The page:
Saturday, February 13, 2016

Interview with author Celine Jeanjean - Giveaway

Q ~ Can you tell us a bit about yourself?
I live in Hong Kong with my husband, two cats, and a dog. I’m French but I grew up in London and I’m completely bilingual. All that means I have no idea where I’m from these days. I write steampunk and fantasy with a dab of humour and mystery, and I’m a voracious and eclectic reader.

Q ~ If you could have coffee (or tea) with any author who would it be and what would you ask them? And what would you have?
That’s a tough question – can I get more than one? If I had to choose just the one, I’d go for Neil Gaiman. A close second is Ray Bradbury but he’s dead so that’s not very practical. On second thought, tea with Ray Bradbury’s ghost would be immeasurably cool.

As to what I’d ask Neil (we’re on first name basis in this theoretical scenario), I’d want to just chat about the books he reads, the art he likes, and his views on life and art and whatever he finds interesting. I think he’s a fascinating author and it would be awesome to get a peek into how his mind works.

While all this is going on, I’d either be drinking Lapsang Souchong or a hot chocolate with marshmallows and whipped cream. I’d probably end up having both since the chat would be a long one.

Q ~ If you could be any animal, which would you be and why?
A cat. No animal knows how to be as comfortable as a cat. Also, bossing humans around like cats do must be fun.

Q ~ How do you think people perceive authors?
I think people perceive authors as smart people who know what they are doing, while a lot of authors feel like frauds who are just making it up as they go along.

Q ~ Are there any new (or new to you) Authors that have grasped your interest recently and why?
I’ve been delving into some classic stories of late, and Mario Puzo (author of the Godfather) and Margaret Mitchell (author of Gone with the Wind) have really blown me away. I’ve learnt a lot from them both about storytelling. I’ve also discovered a new Swedish writer called Karin Tidbeck and I love her collection of short stories called Jagannath. They’re wonderfully, quietly weird and like nothing I’ve read before.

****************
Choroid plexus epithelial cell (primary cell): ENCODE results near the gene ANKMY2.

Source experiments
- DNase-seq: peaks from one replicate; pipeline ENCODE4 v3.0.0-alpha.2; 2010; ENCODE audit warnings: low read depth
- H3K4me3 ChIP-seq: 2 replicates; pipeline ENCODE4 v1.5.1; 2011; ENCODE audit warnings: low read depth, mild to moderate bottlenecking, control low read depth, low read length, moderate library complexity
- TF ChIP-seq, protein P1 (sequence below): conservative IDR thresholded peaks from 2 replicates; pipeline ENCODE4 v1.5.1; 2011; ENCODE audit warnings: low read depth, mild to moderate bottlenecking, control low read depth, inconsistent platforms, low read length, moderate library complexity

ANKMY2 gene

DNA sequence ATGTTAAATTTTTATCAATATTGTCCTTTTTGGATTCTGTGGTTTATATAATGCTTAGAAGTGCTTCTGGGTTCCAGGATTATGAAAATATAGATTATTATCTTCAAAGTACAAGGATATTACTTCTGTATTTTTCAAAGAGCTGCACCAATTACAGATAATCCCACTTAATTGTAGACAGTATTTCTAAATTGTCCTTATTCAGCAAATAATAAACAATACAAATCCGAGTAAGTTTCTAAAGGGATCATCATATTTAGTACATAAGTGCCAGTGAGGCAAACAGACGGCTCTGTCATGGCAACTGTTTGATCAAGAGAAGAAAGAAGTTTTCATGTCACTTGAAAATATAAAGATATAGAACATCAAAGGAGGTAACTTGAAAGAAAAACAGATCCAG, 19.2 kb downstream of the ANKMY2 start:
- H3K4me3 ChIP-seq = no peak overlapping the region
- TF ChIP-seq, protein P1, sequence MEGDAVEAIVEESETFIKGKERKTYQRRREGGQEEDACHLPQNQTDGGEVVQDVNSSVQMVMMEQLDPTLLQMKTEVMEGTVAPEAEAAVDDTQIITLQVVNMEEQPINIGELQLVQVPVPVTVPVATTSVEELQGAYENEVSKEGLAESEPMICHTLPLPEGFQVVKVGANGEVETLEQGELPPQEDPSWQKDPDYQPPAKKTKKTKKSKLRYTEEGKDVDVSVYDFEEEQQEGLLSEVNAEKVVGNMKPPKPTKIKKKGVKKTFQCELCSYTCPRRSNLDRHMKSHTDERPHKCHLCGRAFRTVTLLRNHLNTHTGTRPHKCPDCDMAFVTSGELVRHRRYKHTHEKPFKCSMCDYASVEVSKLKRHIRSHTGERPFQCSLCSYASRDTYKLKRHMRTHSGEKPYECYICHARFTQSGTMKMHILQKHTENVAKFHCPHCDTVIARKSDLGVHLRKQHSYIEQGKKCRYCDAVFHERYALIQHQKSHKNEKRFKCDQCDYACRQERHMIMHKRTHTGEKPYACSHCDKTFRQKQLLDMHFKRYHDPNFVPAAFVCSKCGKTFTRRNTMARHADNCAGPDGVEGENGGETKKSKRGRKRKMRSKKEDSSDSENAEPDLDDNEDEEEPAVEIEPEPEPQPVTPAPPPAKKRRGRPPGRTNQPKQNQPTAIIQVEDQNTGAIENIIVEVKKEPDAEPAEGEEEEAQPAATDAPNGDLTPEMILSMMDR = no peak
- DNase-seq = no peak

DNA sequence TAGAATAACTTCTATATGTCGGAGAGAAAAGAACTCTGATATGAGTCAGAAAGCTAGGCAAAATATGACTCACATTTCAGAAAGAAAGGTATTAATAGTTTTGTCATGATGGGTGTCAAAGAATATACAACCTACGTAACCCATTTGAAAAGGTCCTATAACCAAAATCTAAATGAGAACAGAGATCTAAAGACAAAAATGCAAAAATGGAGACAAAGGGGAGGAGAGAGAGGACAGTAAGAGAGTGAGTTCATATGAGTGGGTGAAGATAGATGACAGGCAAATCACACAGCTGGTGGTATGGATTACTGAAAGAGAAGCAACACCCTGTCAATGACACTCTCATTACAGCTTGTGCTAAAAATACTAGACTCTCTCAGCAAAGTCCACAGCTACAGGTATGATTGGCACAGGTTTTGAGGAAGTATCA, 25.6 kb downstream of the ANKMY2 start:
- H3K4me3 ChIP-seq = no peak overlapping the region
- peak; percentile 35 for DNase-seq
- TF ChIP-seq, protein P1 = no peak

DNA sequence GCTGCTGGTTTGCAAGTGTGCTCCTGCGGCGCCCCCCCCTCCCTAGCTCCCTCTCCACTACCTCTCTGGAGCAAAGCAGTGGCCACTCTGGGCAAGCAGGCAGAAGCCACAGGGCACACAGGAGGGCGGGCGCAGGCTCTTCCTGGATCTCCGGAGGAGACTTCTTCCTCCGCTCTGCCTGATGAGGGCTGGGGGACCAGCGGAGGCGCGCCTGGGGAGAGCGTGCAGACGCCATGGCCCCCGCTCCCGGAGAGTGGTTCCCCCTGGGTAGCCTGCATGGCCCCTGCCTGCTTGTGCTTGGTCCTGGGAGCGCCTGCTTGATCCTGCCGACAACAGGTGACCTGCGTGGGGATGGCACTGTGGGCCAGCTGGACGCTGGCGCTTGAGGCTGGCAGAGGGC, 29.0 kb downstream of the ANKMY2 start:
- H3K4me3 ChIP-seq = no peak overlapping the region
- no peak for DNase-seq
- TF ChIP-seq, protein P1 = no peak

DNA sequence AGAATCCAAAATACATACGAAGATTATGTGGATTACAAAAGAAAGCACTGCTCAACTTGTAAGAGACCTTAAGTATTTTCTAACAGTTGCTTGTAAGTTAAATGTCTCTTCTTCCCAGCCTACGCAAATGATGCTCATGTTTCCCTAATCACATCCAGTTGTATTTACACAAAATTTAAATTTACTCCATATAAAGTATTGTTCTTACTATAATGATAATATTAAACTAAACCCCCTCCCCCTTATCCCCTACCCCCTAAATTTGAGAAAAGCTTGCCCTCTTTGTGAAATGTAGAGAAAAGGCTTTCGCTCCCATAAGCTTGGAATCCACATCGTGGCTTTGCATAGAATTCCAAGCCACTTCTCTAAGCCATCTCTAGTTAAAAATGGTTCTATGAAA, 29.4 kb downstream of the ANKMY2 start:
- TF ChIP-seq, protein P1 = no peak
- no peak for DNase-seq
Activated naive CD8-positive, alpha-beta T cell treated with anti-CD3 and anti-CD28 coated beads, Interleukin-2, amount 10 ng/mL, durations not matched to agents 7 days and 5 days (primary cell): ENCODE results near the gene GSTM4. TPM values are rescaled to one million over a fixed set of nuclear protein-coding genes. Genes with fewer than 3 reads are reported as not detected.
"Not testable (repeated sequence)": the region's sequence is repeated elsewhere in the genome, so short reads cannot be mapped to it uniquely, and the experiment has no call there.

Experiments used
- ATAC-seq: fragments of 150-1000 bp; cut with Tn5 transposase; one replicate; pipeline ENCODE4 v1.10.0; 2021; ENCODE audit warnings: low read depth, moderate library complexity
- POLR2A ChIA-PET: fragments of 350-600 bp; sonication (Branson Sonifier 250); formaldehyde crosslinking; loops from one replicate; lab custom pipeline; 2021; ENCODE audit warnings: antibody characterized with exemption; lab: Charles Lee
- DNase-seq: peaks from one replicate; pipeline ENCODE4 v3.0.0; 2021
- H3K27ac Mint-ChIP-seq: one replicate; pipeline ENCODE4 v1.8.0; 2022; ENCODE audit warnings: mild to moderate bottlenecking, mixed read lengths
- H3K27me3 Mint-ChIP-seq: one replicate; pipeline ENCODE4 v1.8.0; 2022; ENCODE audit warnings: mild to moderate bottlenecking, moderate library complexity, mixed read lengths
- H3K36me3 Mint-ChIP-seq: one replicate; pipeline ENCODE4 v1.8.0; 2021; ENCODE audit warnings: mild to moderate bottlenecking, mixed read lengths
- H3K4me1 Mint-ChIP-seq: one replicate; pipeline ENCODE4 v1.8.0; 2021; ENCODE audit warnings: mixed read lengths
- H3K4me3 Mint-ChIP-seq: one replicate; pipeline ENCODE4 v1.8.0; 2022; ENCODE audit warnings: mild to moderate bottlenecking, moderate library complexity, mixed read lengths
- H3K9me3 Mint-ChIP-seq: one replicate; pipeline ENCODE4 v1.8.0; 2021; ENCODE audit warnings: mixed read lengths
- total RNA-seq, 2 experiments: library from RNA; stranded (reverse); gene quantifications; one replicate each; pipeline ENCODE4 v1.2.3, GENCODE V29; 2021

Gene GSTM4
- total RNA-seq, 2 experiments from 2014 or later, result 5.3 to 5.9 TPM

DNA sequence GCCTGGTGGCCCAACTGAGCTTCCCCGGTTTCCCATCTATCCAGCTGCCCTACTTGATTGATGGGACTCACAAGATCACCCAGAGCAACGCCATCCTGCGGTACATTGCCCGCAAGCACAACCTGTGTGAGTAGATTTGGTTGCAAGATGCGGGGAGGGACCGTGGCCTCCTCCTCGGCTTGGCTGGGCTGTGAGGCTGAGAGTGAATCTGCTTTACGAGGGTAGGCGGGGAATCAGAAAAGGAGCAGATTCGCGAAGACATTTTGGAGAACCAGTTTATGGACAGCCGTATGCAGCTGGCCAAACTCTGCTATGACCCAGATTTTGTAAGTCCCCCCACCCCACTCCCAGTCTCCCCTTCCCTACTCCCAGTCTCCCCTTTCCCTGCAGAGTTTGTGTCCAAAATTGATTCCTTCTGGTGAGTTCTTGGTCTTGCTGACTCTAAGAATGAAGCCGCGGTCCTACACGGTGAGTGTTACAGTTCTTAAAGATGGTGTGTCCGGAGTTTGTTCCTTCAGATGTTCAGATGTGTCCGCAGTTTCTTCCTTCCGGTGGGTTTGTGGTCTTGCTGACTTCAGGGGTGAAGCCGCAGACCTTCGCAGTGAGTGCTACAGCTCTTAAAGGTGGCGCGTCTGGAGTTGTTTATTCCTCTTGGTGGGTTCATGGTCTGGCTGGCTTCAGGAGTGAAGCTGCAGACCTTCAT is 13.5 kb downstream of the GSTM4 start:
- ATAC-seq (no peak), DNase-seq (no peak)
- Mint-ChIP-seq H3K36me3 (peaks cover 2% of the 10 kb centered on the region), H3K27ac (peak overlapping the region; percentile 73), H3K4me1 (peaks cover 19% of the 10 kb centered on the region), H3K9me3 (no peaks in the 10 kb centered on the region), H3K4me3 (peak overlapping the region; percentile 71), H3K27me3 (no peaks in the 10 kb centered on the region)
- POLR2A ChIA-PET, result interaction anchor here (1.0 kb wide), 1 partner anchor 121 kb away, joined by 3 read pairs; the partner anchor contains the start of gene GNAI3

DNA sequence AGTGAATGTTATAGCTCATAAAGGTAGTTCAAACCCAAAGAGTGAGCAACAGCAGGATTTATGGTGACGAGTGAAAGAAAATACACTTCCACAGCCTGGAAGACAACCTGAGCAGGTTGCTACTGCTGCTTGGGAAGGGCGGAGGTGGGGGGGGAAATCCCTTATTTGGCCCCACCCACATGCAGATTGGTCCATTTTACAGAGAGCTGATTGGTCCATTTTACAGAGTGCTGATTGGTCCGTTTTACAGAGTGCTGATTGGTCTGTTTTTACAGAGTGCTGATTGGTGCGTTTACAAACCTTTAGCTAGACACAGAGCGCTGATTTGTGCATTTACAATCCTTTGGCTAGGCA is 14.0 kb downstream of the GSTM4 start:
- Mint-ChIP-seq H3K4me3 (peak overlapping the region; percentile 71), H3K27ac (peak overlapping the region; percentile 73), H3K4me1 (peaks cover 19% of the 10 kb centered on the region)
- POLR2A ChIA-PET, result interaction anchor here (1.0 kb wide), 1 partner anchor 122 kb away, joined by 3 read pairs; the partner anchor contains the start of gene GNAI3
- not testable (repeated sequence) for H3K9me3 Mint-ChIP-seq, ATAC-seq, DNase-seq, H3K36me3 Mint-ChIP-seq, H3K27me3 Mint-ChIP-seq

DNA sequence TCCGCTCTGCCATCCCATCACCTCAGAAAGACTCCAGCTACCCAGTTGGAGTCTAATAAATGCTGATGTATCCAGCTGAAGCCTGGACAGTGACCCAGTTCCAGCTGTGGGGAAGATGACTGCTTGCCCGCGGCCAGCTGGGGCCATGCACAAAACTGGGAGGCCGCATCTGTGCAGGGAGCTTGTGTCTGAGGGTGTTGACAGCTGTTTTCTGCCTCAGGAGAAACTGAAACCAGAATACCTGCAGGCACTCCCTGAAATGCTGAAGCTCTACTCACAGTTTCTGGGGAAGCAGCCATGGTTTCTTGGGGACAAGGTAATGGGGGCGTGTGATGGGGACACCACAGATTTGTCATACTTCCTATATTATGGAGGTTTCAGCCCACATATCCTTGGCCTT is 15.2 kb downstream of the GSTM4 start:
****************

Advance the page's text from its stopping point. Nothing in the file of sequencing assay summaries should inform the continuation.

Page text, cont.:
Q ~ How did you begin writing? Was there a single catalyst or a series of events?
There was no single catalyst for me, or if there was, I don’t remember it. I spent my entire childhood making up stories in my head, but it wasn’t until I was a teenager that it occurred to me to write them down. And even then I never really wrote the middle of stories. Instead I’d write beginnings and then very dramatic, angsty endings where half the characters died. I was an angsty teen.

It wasn’t until my twenties that I wrote a full story, complete with beginning, middle, and end. And then I had to make the switch from writing fiction in French to writing in English, so it was a long and slow process before I wrote my first full story in English.

Q ~ What’s the best thing that’s happened since you began writing? The worst?
The best thing is the pure joy that comes from writing a story that I love. The worst is having to face my inner demons and insecurities every time I sit down to write.

Q ~ When you write, do you lay out a solid outline before beginning, or start writing and iron out the kinks later?
Before I start writing I have what I like to think of as the tent poles of the story: main characters, antagonist, mid point and ending. Sometimes I’ll also roughly know the structure of each act. I’m then free to do what I want to get from one tent pole to the other.

Q ~ Can you tell us a little bit about your latest release The Viper and the Urchin and what inspired you to write it?
I was struggling with another story and was growing increasingly frustrated with it. To give myself a break and recharge the creative batteries, I got the idea of writing a fun short story about an assassin who’s afraid of blood. I thought it would be fun to make him a bit of a dandy who’s obsessed with his appearance and who writes bad poetry. Then I thought it would be fun to have him blackmailed by a grubby, smart-mouthed urchin girl. By the time Longinus and Rory partnered up to solve a mystery, I realised I was writing a novel.